Membrane keys differ from mechanical keys in their fundamental design. Plungers beneath each button connect with a plastic membrane underneath the keys, and this connects a circuit that registers a key-press. On this ‘membranical’ keyboard, there’s an extra layer of material that’s supposed to deliver the tactile ‘bump’ that is more often found on mechanical units.
It’s easy to see why Roccat want to mimic a mechanical device with the Horde Aimo – those switches are usually the preferred choice for gamers and for keen typists.
Roccat says that the Horde Aimo’s keys have a noticeable ‘bump’ about half-way down their key-press. Roccat also says that the keys actuate at a distance of 1.2mm. That means they’ll register a key-press after 1.2mm of travel, which is a relatively small distance when compared to many other mechanical keyboards.
Roccat makes big claims, but the Horde Aimo doesn’t deliver. The keys have a noticeable bump when they’re first pushed, but get beyond that and the button collapses – you don’t get the bump half-way down, as promised. And, despite Roccat’s claims, the keys require virtually a full press to register. So, instead of being able to use a lighter touch, you’ll still have to hammer these buttons down all the way to ensure that the PC registers your typing.
The buttons are fast, with a soft and consistent action, and they’re physically shorter than mechanical keys. They’re much quieter, too.
However, the Roccat’s keys still need a proper, full key-press to register – and they still don’t have the speed, snap or lightness of the best mechanical units. Mechanical switches without the tactile bump are smoother, while those that do have the bump are more comfortable and still usually require less force to push. When it comes to typing or gaming, the Roccat’s buttons can’t match up to mechanicals.
Thinking of a new system? Here’s our in-depth guide to AMD’s AM4 platform – and the best motherboards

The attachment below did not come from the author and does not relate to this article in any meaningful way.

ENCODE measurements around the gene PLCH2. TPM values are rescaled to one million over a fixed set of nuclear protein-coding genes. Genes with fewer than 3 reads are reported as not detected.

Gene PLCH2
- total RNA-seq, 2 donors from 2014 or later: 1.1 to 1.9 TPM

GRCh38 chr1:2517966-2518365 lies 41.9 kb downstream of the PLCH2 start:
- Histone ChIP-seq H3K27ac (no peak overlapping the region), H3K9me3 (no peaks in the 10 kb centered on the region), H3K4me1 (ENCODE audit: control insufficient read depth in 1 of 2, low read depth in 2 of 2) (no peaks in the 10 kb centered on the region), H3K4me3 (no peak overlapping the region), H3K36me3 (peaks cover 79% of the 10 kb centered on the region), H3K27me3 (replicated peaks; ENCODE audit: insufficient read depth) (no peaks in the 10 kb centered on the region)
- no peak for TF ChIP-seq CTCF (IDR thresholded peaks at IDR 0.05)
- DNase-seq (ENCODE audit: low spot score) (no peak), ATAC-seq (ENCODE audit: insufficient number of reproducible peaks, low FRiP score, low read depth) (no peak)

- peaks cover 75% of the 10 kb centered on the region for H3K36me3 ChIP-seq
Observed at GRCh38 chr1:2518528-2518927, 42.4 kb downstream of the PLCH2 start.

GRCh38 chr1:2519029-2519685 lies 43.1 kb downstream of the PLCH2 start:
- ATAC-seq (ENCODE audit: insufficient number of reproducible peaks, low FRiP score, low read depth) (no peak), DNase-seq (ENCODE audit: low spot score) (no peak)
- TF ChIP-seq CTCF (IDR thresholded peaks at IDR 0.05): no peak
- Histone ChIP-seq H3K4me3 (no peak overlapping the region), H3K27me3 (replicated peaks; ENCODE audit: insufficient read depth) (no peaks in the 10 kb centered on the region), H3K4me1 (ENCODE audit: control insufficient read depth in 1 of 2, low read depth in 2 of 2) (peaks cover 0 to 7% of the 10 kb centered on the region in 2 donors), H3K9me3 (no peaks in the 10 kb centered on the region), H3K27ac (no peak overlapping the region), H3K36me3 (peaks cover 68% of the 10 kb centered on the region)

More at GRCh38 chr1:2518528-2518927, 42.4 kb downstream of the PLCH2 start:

Our Roccat Horde Aimo review shows that this keyboard is packed with features, but in many areas it doesn’t quite live up to its impressive billing – and its £81/$90 price.
Those keys, for instance, are underwhelming. Roccat has tried to build membrane keys that mimic stiffer, snappier mechanical devices, but the buttons here don’t deliver. They’re mushier and shallower than their mechanical counterparts, with an uncomfortable bump at the top of the action – and you still need to press them most of the way down to register a key-press.
Elsewhere, the Microsoft Surface Dial wheel works well, but we’re not fans of its positioning on the keyboard. The extra buttons aren’t always useful, and the lighting is too dim.
The Roccat Horde Aimo will set you back £81/$90 – a fair amount of a gaming keyboard that’s got several prominent problems. For that money you can take your pick of several high-quality mechanical units with different types of switches.
Those units won’t have as many features as the Roccat, but they’ll be far more satisfying to use than the Horde Aimo. They’ll also likely have better lighting and a smart, slimmer design. That’s what we’d choose rather than the bloated and underwhelming Roccat Horde Aimo.
The Roccat Horde AIMO costs £81 in the UK and $90 in the US. Discuss our Roccat Horde AIMO review on our Facebook and Twitter pages. And, if you need some more inspiration, check out our guide to our favourite laptops or go deep with our ultimate guide to 4K monitors – covering the technology, the terms and our top recommendations!
- Microsoft Surface Dial wheel
- Full RGB LEDs
- Macro keys and plenty of media buttons
- ‘Membranical’ keys are disappointing
- Lighting is too dim
- Keyboard is bulky
- Some key features missing
Roccat ‘Membranical’ switches
Full-size QWERTY layout with numberpad
Microsoft Surface Dial
500 x 250 x 48mm (WxDxH)